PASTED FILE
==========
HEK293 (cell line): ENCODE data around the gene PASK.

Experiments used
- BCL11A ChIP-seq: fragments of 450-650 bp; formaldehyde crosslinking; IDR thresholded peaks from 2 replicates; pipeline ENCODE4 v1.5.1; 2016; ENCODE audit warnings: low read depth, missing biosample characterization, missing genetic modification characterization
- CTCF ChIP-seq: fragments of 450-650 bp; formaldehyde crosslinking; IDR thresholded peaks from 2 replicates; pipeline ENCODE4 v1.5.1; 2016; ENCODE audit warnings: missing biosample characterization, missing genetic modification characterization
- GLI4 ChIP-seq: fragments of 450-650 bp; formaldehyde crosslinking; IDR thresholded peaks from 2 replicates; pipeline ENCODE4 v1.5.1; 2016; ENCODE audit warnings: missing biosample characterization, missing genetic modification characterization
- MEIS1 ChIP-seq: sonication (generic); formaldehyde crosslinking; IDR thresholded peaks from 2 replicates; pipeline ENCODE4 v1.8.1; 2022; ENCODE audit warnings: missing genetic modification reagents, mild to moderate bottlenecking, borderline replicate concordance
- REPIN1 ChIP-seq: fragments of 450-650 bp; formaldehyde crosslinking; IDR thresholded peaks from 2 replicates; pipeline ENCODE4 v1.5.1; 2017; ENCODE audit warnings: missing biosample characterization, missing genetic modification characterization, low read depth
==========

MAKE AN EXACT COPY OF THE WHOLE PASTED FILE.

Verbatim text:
HEK293 (cell line): ENCODE data around the gene PASK.

Experiments used
- BCL11A ChIP-seq: fragments of 450-650 bp; formaldehyde crosslinking; IDR thresholded peaks from 2 replicates; pipeline ENCODE4 v1.5.1; 2016; ENCODE audit warnings: low read depth, missing biosample characterization, missing genetic modification characterization
- CTCF ChIP-seq: fragments of 450-650 bp; formaldehyde crosslinking; IDR thresholded peaks from 2 replicates; pipeline ENCODE4 v1.5.1; 2016; ENCODE audit warnings: missing biosample characterization, missing genetic modification characterization
- GLI4 ChIP-seq: fragments of 450-650 bp; formaldehyde crosslinking; IDR thresholded peaks from 2 replicates; pipeline ENCODE4 v1.5.1; 2016; ENCODE audit warnings: missing biosample characterization, missing genetic modification characterization
- MEIS1 ChIP-seq: sonication (generic); formaldehyde crosslinking; IDR thresholded peaks from 2 replicates; pipeline ENCODE4 v1.8.1; 2022; ENCODE audit warnings: missing genetic modification reagents, mild to moderate bottlenecking, borderline replicate concordance
- REPIN1 ChIP-seq: fragments of 450-650 bp; formaldehyde crosslinking; IDR thresholded peaks from 2 replicates; pipeline ENCODE4 v1.5.1; 2017; ENCODE audit warnings: missing biosample characterization, missing genetic modification characterization, low read depth